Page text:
by Tatiana Tolstaia

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The 2008 archive

Alvis Hermanis


Sonia © Christophe Raynaud de Lage / Festival d'Avignon


Alvis Hermanis has run the New Theatre of Riga, in Latvia, for nearly 10 years. At the age of 42, he was at the head of this state institution, provided with a permanent troupe of 25 actors, part of whose programming is devoted to the classic repertory, especially German and Russian authors. He also stages the most contemporary texts, such as Sonia by the Russian author Tatiana Tolstaia, as well as shows inspired by elements of concrete life, such as Long Life, unquestionably his most well-known creation, a play that benefited from an extensive international tour and that proposes a series of melancholic variations based on the life of old people and their very specific vision of the world. Alvis Hermanis and the New Theatre of Riga's shows are most often personal and collective creations with the actors, arising from different sources of inspiration, their own experience, literature such as Ice by Vladimir Sorokin or the Simon and Garfunkel album The Sound of Silence. Alvis Hermanis's theatre illustrates an inventive form of synthesis between two contradictory traditions: Germanic dramaturgy – structured, thought-out, abstract, reasoned –, and Russian theatre – offbeat, splintered, disorderly, sometimes encumbered with a certain madness. Hermanis's work with his actors, a vital part of his approach, seems constantly pulled between these two lines.

Tatiana Tolstaia was born in 1951 in Saint Petersburg. She comes from a family with a rich literary tradition. After studying at the state university of Leningrad, she moved to Moscow where she worked in a publishing firm before devoting herself completely to writing. As a journalist, Tatiana Tolstaia wrote about literature but also about current events in Russia. Today, she lives and works in both the United States, where she teaches in a university, and Russia. She is considered one of the greatest contemporary Russian writers.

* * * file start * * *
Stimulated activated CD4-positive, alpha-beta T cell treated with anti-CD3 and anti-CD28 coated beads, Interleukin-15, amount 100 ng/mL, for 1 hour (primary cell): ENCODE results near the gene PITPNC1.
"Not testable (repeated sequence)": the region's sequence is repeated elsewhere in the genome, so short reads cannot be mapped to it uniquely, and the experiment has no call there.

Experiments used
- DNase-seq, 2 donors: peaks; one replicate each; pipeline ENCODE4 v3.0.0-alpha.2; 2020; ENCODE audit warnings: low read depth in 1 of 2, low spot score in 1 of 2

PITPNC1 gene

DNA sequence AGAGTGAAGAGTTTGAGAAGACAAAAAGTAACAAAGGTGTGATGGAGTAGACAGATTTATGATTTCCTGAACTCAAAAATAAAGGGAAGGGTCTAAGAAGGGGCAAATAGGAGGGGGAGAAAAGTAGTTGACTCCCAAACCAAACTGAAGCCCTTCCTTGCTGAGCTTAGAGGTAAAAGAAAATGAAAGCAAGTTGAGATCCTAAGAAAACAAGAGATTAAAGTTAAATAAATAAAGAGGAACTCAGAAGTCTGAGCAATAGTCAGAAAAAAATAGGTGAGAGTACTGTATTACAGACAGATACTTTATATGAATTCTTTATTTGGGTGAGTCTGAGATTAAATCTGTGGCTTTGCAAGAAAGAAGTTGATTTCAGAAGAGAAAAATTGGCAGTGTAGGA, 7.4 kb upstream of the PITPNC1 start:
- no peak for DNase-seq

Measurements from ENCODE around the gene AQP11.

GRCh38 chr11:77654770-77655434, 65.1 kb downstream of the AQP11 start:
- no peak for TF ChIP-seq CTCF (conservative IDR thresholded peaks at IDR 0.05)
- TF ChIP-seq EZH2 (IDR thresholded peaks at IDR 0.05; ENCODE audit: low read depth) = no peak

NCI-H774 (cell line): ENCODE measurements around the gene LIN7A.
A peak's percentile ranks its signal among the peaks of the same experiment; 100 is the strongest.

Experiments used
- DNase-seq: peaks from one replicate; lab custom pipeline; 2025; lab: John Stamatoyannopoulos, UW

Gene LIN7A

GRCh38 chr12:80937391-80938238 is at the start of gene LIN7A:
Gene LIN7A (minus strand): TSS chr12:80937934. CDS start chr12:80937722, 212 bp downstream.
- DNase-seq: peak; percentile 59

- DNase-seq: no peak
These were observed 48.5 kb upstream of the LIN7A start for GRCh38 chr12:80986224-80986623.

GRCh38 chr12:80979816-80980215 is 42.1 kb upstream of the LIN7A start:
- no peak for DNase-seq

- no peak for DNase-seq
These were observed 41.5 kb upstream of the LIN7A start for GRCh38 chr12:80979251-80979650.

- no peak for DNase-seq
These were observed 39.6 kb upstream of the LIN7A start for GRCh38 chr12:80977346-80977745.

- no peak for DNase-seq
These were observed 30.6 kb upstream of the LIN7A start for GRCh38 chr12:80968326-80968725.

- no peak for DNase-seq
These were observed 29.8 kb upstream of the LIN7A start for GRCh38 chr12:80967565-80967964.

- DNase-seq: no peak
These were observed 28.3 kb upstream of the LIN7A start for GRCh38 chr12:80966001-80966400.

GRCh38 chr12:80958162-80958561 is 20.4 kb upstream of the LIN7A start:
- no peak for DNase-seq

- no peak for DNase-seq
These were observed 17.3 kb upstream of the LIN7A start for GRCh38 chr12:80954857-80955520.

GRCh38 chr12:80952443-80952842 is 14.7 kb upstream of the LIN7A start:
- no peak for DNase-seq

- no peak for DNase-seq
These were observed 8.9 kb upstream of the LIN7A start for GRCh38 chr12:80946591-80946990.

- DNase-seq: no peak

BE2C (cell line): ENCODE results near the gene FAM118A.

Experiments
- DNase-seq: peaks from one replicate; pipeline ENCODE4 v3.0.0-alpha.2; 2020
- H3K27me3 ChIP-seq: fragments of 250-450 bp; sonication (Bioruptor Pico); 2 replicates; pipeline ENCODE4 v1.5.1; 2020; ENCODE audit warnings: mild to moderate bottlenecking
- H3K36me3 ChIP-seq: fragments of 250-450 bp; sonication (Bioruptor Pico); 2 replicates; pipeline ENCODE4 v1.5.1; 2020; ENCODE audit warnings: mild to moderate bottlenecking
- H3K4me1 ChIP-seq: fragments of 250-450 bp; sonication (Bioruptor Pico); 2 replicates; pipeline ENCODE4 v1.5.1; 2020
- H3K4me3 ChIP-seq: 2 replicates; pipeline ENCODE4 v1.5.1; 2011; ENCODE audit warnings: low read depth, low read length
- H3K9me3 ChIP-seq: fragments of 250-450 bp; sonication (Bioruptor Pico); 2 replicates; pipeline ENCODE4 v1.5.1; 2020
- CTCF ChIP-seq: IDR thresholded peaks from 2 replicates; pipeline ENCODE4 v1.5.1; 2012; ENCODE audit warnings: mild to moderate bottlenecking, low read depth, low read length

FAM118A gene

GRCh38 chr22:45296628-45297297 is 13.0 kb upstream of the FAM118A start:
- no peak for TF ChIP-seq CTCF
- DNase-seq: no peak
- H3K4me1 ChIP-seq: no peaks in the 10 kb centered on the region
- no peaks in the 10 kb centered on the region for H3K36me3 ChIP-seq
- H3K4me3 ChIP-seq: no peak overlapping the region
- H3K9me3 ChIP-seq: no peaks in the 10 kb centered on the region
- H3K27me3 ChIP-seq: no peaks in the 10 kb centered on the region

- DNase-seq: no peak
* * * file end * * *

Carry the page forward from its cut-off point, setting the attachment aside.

Two men with a rather coarse appearance enter a faded apartment, playing characters with dazzling virtuosity. One transforms himself into Sonia, a woman full of contrasts, even contradictions: a dreamer, solitary, romantic, innocent and naïve, but also a housewife, scouring the dishes, baking her cakes, ready for any sacrifice. The other is a kind of distinctly real and imaginary projection of the men she hasn't had, but also the incarnation of that cruel society that manipulates her, harms her and takes her right to despair to melodrama. Femininity is omnipresent whereas the woman is, however, not on the stage. It is the determination to live in a dream, while courageously confronting the ordinariness and misery of existence that this show portrays. Its strength stems from its radical simplicity: two men to play the entire world, in the style of Beckett, who go from one register to another with amazing ease – from the burlesque to the tragic, from the humorous to the pathetic, from the dream of love to the compelling feeling of death –, and ordinary, banal sets, recreating as far as the fetishist obsession a dull Russian interior of the 1930s. So well that Sonia offers the rare gift of an autonomous show, sufficient unto itself: everything is created without any exterior artifice or forced theatricality, as if, through the interlocking of stories, the entanglement of destinies, the mixture of registers, the frozen existence of these two men could suddenly come back to life on stage. With rigor, via a joyous tinkering of gestures and objects, everything is linked together in the invention of an imaginary figure, who seems both the key to and the curse of the show.


mise en scène Alvis Hermanis
avec Gundars Abolins, Jevgenijs Isajevs
décor et costumes: Kristnine Jurjane
son Andris Jarans
lumières Krisjanis Strazdits


coproduction: schauspielfrankfurt, Jaunais Rigas Teatris
avec l'aide de: l'Onda pour les surtitres

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